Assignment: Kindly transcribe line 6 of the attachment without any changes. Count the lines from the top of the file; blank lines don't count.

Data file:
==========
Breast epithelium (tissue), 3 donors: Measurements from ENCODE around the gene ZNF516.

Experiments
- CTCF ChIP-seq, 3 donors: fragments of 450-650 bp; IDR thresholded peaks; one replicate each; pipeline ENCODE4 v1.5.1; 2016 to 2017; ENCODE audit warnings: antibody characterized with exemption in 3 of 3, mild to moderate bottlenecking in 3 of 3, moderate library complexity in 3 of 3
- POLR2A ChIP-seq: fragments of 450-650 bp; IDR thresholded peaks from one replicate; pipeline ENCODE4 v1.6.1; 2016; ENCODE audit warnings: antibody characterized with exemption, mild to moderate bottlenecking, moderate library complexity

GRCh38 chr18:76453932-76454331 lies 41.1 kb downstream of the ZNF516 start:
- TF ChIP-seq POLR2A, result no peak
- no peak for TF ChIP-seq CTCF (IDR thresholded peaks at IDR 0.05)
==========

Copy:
- TF ChIP-seq POLR2A, result no peak